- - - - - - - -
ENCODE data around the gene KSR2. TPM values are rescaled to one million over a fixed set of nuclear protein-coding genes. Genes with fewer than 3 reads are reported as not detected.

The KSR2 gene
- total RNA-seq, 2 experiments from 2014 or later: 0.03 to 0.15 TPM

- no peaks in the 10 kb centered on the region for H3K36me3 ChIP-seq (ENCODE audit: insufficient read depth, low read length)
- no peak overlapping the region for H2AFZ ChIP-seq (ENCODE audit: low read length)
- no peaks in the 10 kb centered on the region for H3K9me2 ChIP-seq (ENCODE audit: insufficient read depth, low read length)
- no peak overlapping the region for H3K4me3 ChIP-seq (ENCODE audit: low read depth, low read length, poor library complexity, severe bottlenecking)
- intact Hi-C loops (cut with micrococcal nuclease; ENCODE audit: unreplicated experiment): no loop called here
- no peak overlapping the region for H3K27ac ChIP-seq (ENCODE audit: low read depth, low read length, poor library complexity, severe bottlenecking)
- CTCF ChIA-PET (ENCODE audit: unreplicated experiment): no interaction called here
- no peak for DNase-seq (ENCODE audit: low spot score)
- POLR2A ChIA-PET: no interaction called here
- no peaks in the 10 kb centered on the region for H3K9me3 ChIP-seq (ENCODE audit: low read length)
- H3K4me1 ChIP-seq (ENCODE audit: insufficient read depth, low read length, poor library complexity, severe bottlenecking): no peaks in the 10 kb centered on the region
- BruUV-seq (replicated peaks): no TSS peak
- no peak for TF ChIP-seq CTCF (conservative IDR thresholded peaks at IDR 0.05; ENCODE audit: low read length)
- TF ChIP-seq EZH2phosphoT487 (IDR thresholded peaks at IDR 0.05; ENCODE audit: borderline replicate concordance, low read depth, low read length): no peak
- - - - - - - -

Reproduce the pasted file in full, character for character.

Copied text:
ENCODE data around the gene KSR2. TPM values are rescaled to one million over a fixed set of nuclear protein-coding genes. Genes with fewer than 3 reads are reported as not detected.

The KSR2 gene
- total RNA-seq, 2 experiments from 2014 or later: 0.03 to 0.15 TPM

- no peaks in the 10 kb centered on the region for H3K36me3 ChIP-seq (ENCODE audit: insufficient read depth, low read length)
- no peak overlapping the region for H2AFZ ChIP-seq (ENCODE audit: low read length)
- no peaks in the 10 kb centered on the region for H3K9me2 ChIP-seq (ENCODE audit: insufficient read depth, low read length)
- no peak overlapping the region for H3K4me3 ChIP-seq (ENCODE audit: low read depth, low read length, poor library complexity, severe bottlenecking)
- intact Hi-C loops (cut with micrococcal nuclease; ENCODE audit: unreplicated experiment): no loop called here
- no peak overlapping the region for H3K27ac ChIP-seq (ENCODE audit: low read depth, low read length, poor library complexity, severe bottlenecking)
- CTCF ChIA-PET (ENCODE audit: unreplicated experiment): no interaction called here
- no peak for DNase-seq (ENCODE audit: low spot score)
- POLR2A ChIA-PET: no interaction called here
- no peaks in the 10 kb centered on the region for H3K9me3 ChIP-seq (ENCODE audit: low read length)
- H3K4me1 ChIP-seq (ENCODE audit: insufficient read depth, low read length, poor library complexity, severe bottlenecking): no peaks in the 10 kb centered on the region
- BruUV-seq (replicated peaks): no TSS peak
- no peak for TF ChIP-seq CTCF (conservative IDR thresholded peaks at IDR 0.05; ENCODE audit: low read length)
- TF ChIP-seq EZH2phosphoT487 (IDR thresholded peaks at IDR 0.05; ENCODE audit: borderline replicate concordance, low read depth, low read length): no peak